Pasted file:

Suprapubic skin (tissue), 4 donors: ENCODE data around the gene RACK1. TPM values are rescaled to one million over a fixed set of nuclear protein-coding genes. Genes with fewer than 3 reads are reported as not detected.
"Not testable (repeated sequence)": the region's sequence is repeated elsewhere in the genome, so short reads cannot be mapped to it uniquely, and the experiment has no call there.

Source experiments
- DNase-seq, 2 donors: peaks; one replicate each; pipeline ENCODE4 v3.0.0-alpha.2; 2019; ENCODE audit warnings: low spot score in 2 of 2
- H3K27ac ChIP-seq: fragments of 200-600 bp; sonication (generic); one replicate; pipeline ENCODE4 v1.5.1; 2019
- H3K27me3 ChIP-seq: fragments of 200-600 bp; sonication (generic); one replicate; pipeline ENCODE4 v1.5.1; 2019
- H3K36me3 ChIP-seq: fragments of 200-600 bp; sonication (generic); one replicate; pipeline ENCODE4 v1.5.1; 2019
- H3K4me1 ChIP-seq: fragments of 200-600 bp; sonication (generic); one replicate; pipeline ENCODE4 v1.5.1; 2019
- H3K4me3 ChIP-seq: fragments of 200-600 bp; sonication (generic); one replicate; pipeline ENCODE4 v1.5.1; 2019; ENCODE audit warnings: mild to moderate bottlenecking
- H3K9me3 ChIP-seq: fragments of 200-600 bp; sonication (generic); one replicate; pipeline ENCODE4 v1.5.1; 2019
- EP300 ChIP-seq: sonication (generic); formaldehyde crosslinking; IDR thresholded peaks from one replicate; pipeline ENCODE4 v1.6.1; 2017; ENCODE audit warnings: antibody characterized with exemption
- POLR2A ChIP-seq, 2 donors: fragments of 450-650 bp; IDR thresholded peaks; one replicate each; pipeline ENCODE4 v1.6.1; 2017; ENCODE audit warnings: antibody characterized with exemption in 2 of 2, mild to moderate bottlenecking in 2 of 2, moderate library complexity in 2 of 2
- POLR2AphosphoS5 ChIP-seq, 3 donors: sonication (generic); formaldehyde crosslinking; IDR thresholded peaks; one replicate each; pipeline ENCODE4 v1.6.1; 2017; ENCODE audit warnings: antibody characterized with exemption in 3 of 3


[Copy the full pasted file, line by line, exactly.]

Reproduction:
Suprapubic skin (tissue), 4 donors: ENCODE data around the gene RACK1. TPM values are rescaled to one million over a fixed set of nuclear protein-coding genes. Genes with fewer than 3 reads are reported as not detected.
"Not testable (repeated sequence)": the region's sequence is repeated elsewhere in the genome, so short reads cannot be mapped to it uniquely, and the experiment has no call there.

Source experiments
- DNase-seq, 2 donors: peaks; one replicate each; pipeline ENCODE4 v3.0.0-alpha.2; 2019; ENCODE audit warnings: low spot score in 2 of 2
- H3K27ac ChIP-seq: fragments of 200-600 bp; sonication (generic); one replicate; pipeline ENCODE4 v1.5.1; 2019
- H3K27me3 ChIP-seq: fragments of 200-600 bp; sonication (generic); one replicate; pipeline ENCODE4 v1.5.1; 2019
- H3K36me3 ChIP-seq: fragments of 200-600 bp; sonication (generic); one replicate; pipeline ENCODE4 v1.5.1; 2019
- H3K4me1 ChIP-seq: fragments of 200-600 bp; sonication (generic); one replicate; pipeline ENCODE4 v1.5.1; 2019
- H3K4me3 ChIP-seq: fragments of 200-600 bp; sonication (generic); one replicate; pipeline ENCODE4 v1.5.1; 2019; ENCODE audit warnings: mild to moderate bottlenecking
- H3K9me3 ChIP-seq: fragments of 200-600 bp; sonication (generic); one replicate; pipeline ENCODE4 v1.5.1; 2019
- EP300 ChIP-seq: sonication (generic); formaldehyde crosslinking; IDR thresholded peaks from one replicate; pipeline ENCODE4 v1.6.1; 2017; ENCODE audit warnings: antibody characterized with exemption
- POLR2A ChIP-seq, 2 donors: fragments of 450-650 bp; IDR thresholded peaks; one replicate each; pipeline ENCODE4 v1.6.1; 2017; ENCODE audit warnings: antibody characterized with exemption in 2 of 2, mild to moderate bottlenecking in 2 of 2, moderate library complexity in 2 of 2
- POLR2AphosphoS5 ChIP-seq, 3 donors: sonication (generic); formaldehyde crosslinking; IDR thresholded peaks; one replicate each; pipeline ENCODE4 v1.6.1; 2017; ENCODE audit warnings: antibody characterized with exemption in 3 of 3